Screencast: Building a searchable UITableView in iOS 9

In this 4 part course I’ll show you how to build a searchable UITableView using iOS 9.1 and Xcode 7.1.

  • Part 1 will talk you through how to build a UITableView with dummy data
  • In Part 2 I’ll show you how to use a UISearchController to display a second table view
  • In Part 3 we’ll discuss how to filter results using an NSPredicate
  • And in Part 4 we’ll see how to communicate those search results to the second table view via KVO.

The whole course is about 50 minutes long, and I’ll explain details step by step. Part 1 is free, and the remainder of the course is available to members of this website.

All code is Objective-C, and the the full project I’m building is available on GitHub.

Sounds interesting? Join me now and I’ll see you on the other side 😉

This content is for members only.

Demo Project

Here’s the code I’ve built during the screencast. As promised, I’ve also implemented the UISearchControllerDelegate methods – just in case you need them:

Further Reading

The Apple Class References aside, I’ve also put together written instructions on how to create this project in my next article. If you prefer written instructions, go check it out here – it covers the same steps as these videos 🙂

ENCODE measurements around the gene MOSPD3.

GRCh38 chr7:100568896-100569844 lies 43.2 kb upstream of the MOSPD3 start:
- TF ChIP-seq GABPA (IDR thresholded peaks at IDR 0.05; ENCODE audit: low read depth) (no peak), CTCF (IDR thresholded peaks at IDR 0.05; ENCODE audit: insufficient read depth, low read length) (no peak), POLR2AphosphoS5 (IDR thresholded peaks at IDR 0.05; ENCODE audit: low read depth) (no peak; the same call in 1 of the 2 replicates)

2 thoughts on “Screencast: Building a searchable UITableView in iOS 9

  1. Hi Jay,
    Very good tutorial and it helped me a lot in my project. I use core data with AccountsTitle and Category as section. When I search for AccountTitle, i pass the search text to the second SearchViewController. There I use that search to create a Predicate that retrieves results using NSFetchResultsController. Filtration works well but the issue is it lags. I wanted something as smooth as the search feature in Contacts on iOS. Any idea how to fix this. Thanks,


    1. Thanks Nabeel, great to hear my tutorial helped you out! There are two things you can try to speed up performance: first, you can add a cache to the NSFetchedResultsController. This may help retrieve results quicker for all your records. Apple’s template does it like this:

      NSFetchedResultsController *aFetchedResultsController = [[NSFetchedResultsController alloc] initWithFetchRequest:fetchRequest managedObjectContext:self.managedObjectContext sectionNameKeyPath:nil cacheName:@"Master"];

      The predicate however is where it can get tight and laggy, and the only real option to speed up queries is to make them simpler to process. For example, BEGINSWITH is less expensive than CONTAINS. Ignoring case and diacritics is faster than checking for them, and so forth. See how you can help iOS retrieve the most important info.

      Good luck and all the best!

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